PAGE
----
Great idea! I'm making Christmas decorations out of paper for a charity Xmas Tree. This fits PERFECTLY!!! I'm using wrapping paper, & a glue stick to fasten the "spade/Xmas ornament" shapes together so only the pretty side of the paper shows.
This is a quick & beautiful garland on my tree! Thanks!

Anonymous said...

I just found this and LOVE the idea. I'm going to try it with my 3 little girls tomorrow. Did I miss the part on how you completed the circle to make a wreath shape? Thanks for posting this.

Mommie said...

This is a great idea!! I might use this as a craft for Christmas...

Mommie
http://www.mommieshome.net

kangaroo said...

this is so funny...check out the template i created in a post a couple of days ago about recycled paper chains! very similar! yours are gorgeous, love the continuous circle.

penn said...

fabulous idea! I work at a nature center, and we are always looking for fun things to do with kids. Bonus: everything here is perfectly recyclable, and it can be made with paper scraps. I'm also blogging about this; this is the best paper chain tutorial I've found in my afternoon of searching.

Anonymous said...

great find! thanks a lot.

Annette said...

Thanks for sharing this! I made the jumbo size and think they'll be great for displaying the names of our summer readers.

krylonultraflat said...

Awesome! I'm going to use this to make curtains, like those shown here:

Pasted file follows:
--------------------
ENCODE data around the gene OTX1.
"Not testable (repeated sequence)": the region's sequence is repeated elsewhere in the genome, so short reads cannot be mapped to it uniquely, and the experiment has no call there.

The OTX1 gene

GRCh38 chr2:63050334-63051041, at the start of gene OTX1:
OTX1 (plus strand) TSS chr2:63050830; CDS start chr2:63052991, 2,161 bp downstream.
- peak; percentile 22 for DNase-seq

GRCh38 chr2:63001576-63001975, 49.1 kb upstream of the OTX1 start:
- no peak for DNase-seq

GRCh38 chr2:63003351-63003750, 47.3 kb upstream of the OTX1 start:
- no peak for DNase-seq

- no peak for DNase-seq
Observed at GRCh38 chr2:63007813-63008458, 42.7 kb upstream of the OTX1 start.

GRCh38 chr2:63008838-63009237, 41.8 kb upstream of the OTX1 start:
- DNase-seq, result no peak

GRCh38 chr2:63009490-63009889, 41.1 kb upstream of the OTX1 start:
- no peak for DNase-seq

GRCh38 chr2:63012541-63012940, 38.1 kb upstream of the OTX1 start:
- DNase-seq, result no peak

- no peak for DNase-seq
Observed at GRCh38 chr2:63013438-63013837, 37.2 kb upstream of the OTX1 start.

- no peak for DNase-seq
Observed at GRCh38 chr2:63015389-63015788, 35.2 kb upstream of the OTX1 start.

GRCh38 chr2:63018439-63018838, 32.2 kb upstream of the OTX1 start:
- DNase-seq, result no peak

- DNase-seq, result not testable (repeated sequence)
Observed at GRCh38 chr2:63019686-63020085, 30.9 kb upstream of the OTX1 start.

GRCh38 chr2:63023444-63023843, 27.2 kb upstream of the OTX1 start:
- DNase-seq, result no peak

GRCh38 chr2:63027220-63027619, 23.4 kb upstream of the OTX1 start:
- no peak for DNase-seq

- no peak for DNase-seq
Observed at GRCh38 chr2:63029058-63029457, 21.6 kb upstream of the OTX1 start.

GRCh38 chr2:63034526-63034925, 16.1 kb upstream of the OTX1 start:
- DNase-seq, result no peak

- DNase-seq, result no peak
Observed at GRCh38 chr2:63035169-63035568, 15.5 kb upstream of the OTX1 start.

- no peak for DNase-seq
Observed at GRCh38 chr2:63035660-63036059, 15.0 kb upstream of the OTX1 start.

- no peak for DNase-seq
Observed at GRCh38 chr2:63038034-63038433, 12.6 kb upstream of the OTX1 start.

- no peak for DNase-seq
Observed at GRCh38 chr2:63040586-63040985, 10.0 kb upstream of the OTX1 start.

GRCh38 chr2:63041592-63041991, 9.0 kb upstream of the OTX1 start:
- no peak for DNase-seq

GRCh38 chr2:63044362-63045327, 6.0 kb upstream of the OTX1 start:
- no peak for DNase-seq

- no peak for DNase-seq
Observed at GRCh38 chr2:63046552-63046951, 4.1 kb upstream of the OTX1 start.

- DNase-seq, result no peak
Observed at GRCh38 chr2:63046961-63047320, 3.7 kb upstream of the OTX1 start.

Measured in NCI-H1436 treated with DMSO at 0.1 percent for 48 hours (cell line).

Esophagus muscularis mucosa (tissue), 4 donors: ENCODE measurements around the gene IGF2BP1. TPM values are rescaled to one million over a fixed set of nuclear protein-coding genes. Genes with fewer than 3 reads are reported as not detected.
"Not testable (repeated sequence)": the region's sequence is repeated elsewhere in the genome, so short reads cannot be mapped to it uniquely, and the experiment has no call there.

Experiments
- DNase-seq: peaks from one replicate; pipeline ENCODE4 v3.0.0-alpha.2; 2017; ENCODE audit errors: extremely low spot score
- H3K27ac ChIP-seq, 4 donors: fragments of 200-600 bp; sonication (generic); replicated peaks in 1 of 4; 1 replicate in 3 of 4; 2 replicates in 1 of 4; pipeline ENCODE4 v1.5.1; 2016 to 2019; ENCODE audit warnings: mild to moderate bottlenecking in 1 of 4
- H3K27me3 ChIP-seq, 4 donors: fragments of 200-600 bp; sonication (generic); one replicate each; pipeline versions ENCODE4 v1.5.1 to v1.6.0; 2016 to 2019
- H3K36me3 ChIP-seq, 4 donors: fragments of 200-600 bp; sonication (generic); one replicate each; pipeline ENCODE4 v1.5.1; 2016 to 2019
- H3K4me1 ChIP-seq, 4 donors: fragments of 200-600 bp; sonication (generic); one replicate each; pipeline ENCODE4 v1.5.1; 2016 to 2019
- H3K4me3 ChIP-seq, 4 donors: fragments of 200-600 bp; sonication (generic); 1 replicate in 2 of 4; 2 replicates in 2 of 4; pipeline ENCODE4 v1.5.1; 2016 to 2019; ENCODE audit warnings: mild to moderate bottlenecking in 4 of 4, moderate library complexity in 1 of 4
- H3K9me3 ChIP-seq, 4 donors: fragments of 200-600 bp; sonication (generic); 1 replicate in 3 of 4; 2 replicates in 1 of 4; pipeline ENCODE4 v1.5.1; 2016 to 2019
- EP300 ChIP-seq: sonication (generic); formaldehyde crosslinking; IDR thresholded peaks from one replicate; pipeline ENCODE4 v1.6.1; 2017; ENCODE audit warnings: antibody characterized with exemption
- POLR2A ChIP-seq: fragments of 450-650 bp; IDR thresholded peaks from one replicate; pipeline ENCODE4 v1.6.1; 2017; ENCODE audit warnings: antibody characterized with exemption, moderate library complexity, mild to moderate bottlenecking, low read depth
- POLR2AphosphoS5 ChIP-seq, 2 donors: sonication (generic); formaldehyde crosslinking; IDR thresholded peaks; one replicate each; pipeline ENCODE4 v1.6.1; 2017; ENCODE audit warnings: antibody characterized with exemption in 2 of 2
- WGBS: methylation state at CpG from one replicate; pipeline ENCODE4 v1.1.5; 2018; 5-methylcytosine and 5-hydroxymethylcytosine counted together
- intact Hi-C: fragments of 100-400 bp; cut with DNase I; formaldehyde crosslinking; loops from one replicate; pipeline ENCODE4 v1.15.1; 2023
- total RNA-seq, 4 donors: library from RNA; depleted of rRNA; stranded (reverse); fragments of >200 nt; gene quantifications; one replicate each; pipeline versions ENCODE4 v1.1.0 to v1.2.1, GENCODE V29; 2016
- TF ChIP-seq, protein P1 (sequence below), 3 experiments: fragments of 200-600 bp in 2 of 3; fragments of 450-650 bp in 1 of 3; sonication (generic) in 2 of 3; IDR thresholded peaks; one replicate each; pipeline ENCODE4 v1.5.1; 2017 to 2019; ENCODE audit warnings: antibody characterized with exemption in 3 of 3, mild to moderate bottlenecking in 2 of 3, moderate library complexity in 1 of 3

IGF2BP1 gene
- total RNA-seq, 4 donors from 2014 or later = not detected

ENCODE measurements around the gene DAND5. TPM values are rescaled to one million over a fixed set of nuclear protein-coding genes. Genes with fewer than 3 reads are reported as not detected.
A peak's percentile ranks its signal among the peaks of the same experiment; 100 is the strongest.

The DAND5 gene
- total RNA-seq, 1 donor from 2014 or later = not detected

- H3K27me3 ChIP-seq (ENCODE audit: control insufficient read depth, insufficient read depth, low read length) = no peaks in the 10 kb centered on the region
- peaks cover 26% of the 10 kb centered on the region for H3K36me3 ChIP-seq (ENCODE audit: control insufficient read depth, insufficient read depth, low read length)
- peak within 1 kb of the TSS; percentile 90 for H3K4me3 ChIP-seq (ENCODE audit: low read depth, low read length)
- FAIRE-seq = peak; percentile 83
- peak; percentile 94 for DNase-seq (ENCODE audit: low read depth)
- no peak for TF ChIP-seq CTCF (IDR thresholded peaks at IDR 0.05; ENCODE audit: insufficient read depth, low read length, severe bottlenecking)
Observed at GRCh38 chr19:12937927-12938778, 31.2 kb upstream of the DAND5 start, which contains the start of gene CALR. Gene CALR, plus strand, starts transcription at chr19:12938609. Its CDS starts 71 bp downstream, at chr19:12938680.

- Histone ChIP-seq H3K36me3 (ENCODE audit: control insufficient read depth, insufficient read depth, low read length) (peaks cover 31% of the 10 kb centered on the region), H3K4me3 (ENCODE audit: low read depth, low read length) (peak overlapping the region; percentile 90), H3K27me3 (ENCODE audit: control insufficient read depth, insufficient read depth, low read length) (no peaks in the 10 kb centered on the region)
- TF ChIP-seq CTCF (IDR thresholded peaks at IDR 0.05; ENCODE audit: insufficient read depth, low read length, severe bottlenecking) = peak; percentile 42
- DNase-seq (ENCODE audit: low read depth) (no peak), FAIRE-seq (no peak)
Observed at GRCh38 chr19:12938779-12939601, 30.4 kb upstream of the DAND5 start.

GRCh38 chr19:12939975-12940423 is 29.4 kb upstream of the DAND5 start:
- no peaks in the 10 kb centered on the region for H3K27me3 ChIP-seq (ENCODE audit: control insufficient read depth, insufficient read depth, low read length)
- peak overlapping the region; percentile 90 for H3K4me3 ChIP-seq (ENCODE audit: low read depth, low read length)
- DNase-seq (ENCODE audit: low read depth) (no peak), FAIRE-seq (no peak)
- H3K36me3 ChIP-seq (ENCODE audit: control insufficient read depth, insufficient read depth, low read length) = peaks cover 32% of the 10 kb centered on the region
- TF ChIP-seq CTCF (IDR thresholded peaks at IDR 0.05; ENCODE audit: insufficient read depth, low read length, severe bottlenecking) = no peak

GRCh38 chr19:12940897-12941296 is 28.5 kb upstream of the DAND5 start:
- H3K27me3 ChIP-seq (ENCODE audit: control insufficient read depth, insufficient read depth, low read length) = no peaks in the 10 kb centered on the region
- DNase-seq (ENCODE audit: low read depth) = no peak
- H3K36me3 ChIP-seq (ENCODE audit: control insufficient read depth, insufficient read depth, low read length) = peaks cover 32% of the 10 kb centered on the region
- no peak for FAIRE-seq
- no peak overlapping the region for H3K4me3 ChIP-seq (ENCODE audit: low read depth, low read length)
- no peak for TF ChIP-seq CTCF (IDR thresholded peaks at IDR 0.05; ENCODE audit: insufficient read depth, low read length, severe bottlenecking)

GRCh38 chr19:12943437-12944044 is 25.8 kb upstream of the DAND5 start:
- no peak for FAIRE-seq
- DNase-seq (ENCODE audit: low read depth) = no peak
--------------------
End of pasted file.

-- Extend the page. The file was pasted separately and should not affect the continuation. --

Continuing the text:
http://www.apartmenttherapy.com/sf/look/look-paperchain-curtains-032487

Thanks so much!

Anonymous said...

Thank You!

~shari~ said...

just found your blog through Amber Pitt's blog...

SO HAPPY I STUMBLED ONTO IT! You have fab ideas that I KNOW my 4 and 6 year olds will love to do over the summer!

THANKS!

Sheronda said...

Hi I'm creating lesson plans for teachers in my school district and would love to use this idea. Do you mind if I used this in my lesson plan?

Expat Mom said...

What a great craft for kids. My son is about to turn 4 and he's very into making crafts. He's going to enjoy this one! My almost 3 year old might be able to handle it, too.

Anonymous said...

I do not see your logic

Anonymous said...

This is soooooo cute!!!

Anonymous said...

It was extremely interesting for me to read the article. Thanks for it. I like such topics and everything connected to them. I definitely want to read a bit more soon.

Anonymous said...

Pretty cool blog you've got here. Thank you for it. I like such topics and anything connected to this matter. BTW, try to add some photos :).